entitled to notice of the proceedings, who can ultimately enforce a favorable ruling, and
who will be bound by an adverse one.” Carson P. ex rel. Foreman v. Heineman, 240
F.R.D. 456, 495 (D. Neb. 2007); see also In re Constar Int’l Inc. Securities Litig., 585
F.3d 774, 782 (3d Cir. 2009); In re Monumental Life Ins. Co., 365 F.3d 4908, 413 (5th
Cir. 2004); Manual for Complex Litigation (Fourth) § 21.222.
Plaintiffs’ proposed class definition is too ambiguous. The class is defined in
terms of people who were “excluded, ejected, harassed, or suffered other discriminatory
treatment.” Context suggests the class is actually limited to those who were ejected
based on their race or excluded based on their race – because African Americans who
were ejected for non-racial reasons have no claim under section 1981. It cannot be
Plaintiffs’ intent to suggest that the jury or Court must automatically conclude that all
ejections or exclusions were based on race. Thus, the class definition has to be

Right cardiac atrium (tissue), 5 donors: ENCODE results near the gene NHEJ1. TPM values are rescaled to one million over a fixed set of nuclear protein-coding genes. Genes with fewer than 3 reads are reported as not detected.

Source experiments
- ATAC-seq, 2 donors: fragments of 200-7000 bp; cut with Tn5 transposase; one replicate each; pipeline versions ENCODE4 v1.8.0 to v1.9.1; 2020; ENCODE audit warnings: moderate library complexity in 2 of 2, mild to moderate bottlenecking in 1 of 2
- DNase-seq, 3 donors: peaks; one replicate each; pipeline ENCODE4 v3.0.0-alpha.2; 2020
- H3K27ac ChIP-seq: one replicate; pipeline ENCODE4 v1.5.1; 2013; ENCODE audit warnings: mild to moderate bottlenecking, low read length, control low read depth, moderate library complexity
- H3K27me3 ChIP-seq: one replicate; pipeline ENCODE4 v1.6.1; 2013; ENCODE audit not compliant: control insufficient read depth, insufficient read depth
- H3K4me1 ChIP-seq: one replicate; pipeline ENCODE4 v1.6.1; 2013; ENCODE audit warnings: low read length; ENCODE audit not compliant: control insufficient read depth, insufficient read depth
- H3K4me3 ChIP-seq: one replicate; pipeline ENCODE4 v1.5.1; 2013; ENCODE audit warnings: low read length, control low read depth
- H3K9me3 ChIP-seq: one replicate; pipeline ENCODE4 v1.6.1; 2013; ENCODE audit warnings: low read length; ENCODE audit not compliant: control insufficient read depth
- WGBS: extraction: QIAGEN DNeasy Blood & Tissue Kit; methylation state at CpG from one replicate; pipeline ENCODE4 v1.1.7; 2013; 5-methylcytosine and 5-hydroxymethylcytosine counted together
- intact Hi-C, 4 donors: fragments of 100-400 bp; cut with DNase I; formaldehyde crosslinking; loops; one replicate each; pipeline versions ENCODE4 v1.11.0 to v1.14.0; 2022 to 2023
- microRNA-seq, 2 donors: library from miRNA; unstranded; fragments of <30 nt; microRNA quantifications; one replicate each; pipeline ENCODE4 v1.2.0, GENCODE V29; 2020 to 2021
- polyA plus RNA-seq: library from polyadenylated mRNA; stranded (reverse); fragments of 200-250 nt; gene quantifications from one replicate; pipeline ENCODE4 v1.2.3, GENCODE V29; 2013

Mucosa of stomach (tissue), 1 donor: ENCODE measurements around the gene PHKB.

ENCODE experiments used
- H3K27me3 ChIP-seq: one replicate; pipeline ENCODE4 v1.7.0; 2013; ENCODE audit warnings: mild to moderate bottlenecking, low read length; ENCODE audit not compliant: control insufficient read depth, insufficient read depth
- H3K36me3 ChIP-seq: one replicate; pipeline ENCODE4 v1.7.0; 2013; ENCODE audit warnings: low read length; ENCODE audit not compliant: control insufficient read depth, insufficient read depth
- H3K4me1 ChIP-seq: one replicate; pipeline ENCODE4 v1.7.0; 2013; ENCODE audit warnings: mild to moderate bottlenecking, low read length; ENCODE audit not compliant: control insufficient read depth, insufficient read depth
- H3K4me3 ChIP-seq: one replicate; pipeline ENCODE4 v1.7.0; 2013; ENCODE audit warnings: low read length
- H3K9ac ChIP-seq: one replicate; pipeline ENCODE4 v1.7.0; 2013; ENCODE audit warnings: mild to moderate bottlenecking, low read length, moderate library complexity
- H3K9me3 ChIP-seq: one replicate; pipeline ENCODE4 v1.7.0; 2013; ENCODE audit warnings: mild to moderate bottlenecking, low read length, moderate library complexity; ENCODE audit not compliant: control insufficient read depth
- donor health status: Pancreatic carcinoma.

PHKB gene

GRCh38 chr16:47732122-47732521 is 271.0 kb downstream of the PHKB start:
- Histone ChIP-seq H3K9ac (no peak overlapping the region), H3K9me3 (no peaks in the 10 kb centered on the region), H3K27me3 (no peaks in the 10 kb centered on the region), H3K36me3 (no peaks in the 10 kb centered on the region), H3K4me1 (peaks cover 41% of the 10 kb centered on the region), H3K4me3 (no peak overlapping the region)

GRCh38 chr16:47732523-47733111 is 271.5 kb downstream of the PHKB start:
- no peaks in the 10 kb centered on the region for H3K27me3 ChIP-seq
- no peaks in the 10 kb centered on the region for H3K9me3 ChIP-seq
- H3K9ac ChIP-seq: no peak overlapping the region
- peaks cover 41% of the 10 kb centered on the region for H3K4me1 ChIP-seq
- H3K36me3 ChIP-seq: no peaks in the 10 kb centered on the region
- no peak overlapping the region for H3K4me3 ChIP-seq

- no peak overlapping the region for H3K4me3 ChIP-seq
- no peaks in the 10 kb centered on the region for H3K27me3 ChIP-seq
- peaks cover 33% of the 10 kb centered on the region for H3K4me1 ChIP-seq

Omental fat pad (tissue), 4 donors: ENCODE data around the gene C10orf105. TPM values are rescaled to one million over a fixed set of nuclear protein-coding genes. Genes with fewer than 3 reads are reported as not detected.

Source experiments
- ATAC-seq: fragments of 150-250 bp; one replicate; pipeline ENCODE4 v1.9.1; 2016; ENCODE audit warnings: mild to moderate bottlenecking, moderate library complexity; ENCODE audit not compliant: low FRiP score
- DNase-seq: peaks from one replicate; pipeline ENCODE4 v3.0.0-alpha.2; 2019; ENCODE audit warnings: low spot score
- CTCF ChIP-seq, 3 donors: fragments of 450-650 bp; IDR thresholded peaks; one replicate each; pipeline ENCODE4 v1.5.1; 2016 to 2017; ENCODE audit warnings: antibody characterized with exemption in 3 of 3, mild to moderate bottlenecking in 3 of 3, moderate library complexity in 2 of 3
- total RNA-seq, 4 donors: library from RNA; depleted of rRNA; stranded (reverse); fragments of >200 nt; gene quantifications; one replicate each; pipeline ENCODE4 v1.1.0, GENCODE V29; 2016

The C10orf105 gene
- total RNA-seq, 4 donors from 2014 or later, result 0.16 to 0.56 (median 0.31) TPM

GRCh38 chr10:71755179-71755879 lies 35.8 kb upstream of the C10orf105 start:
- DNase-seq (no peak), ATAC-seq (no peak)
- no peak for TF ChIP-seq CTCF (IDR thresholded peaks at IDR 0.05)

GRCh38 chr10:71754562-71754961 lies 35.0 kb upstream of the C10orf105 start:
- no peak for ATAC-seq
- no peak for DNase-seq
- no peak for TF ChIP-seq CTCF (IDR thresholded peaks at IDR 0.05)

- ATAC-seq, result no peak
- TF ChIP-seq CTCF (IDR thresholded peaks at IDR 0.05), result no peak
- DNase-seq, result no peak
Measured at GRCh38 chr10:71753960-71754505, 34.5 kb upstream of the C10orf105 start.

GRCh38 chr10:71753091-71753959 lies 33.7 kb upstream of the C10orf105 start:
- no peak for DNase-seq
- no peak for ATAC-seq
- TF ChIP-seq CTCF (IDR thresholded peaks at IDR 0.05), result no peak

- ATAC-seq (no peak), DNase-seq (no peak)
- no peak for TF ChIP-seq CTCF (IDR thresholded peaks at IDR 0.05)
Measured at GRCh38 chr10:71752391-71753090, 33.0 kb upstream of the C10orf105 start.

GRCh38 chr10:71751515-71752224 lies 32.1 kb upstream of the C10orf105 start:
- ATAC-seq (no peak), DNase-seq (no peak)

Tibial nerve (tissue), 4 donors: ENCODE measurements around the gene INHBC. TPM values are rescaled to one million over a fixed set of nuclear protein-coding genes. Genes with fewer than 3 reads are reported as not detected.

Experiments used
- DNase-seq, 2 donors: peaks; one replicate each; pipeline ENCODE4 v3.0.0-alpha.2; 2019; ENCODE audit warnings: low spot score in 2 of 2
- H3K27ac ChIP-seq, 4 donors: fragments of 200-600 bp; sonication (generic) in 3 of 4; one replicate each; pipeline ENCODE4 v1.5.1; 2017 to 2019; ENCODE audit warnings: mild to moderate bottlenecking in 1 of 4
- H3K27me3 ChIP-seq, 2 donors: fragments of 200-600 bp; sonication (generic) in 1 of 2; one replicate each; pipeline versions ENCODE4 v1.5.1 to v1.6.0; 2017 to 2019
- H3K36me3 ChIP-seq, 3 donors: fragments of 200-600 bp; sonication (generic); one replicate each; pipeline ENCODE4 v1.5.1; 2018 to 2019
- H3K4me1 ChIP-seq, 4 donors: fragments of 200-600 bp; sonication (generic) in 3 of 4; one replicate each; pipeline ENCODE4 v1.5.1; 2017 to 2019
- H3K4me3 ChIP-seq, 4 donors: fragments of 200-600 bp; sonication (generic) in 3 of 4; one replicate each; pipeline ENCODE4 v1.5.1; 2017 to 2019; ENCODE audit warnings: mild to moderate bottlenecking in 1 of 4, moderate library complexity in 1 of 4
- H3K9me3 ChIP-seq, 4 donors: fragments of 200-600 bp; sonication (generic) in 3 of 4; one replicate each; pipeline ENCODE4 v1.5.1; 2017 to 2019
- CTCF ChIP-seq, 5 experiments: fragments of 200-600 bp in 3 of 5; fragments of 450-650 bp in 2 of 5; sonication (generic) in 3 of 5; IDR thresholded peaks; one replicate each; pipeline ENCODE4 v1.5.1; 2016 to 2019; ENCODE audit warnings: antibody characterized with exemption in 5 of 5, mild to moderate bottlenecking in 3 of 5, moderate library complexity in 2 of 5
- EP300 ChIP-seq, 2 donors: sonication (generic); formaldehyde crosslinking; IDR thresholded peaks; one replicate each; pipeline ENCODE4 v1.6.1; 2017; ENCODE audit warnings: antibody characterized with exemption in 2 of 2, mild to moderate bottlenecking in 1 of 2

modified to reflect this facet of the claims. Second, the generalized phrase “or suffered
other discriminatory treatment” is too broad to be of any use in identifying the nature of
the claims asserted. Again, the class definition has to be modified to reflect the claims
asserted. The Court is not bound by the parties’ proposed class definition(s). E.g.,
Smith v. Brown & Williamson Tobacco Corp., 174 F.R.D. 90, 92 n.2 (W.D. Mo. 1997).
The problems identified can be alleviated (at least in part)3 by changing the class
All persons of African American descent who, while in or attempting to
enter the District at any time after March 10, 2010,
were excluded based on their race,
ejected based on their race, or
harassed based on their race through the use of excessive
questions, being followed, or subjected to unfounded accusations of
violations of District rules (including dress codes).
This definition encompasses the specific activities alleged in paragraphs 32-48 of the